Back pressure is often mentioned in the context of data streams (TCP for example.) Back pressure refers to a mechanism where a data receiving component is signalling that the incoming data stream should slow down, or speed up. Apache Flink for example handles back pressure well. But that is not what this post is about. It is about adding extra loss functions to neural nets, and how that can improve overall performance.
Consider the picture at the end of the post. This picture is part of a Kaggle competition. (Note: I heavily cropped and blurred the image to FUBAR it and avoid any rights or recognition issues.) The goal of the competition is to classify the fish that is being caught using machine learning.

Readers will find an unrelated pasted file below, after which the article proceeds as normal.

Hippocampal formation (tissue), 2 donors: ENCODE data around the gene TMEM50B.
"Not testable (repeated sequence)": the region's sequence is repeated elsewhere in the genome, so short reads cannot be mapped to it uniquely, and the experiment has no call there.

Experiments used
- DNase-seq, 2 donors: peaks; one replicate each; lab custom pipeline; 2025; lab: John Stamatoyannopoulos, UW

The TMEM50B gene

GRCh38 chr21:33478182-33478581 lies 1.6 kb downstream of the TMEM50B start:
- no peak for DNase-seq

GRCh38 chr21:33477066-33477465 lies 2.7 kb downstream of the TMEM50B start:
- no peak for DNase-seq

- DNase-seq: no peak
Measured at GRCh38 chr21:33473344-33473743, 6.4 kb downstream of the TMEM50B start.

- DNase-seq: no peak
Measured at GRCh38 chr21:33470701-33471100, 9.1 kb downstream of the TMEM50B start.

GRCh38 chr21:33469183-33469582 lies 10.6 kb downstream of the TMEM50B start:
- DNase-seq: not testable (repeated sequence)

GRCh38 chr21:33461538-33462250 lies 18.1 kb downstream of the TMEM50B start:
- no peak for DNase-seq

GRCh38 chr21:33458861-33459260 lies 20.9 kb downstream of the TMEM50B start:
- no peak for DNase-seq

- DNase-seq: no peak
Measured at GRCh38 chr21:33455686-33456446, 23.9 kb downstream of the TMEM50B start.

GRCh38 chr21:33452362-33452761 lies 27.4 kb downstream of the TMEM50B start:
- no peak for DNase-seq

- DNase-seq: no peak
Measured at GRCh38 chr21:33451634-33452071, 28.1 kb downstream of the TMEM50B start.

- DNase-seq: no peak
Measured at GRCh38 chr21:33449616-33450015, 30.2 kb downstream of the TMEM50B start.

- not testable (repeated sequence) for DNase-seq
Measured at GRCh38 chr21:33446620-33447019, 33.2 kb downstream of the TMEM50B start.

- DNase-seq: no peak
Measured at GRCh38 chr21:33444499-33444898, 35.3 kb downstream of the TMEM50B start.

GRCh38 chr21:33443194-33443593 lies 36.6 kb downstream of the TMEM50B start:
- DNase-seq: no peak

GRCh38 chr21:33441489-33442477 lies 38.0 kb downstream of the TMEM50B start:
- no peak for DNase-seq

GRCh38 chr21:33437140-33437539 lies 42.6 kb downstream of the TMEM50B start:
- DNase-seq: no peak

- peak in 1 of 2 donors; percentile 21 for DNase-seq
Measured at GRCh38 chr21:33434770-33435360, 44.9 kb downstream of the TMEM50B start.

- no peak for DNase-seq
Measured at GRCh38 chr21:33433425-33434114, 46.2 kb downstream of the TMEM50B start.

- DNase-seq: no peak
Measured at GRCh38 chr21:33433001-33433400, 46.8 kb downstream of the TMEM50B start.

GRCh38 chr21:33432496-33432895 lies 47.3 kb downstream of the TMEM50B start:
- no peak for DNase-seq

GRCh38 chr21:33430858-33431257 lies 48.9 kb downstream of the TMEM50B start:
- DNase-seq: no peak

Here is the remarkable thing. One could straight-forward classify the picture as is using deep-learning. The net would figure out that the fish is the relevant part, and it would then figure out what type of fish it is, ie. classify it. Alternatively one could first extract the fish from the picture, and then classify the extracted hopefully fishy image segment using a separate neural net.
Here it comes. Adding extra bounding box parameters to the initial fish classification net actually improves the classification rate. Yes, a net that only classifies fish, classifies less accurate than a net that classifies a fish and learns the bounding box.
By providing richer feedback about the subject, the internal structure of the net seems to become better. For lack of a better word, I call it back-pressure. Counter intuitive. More is less; error that is.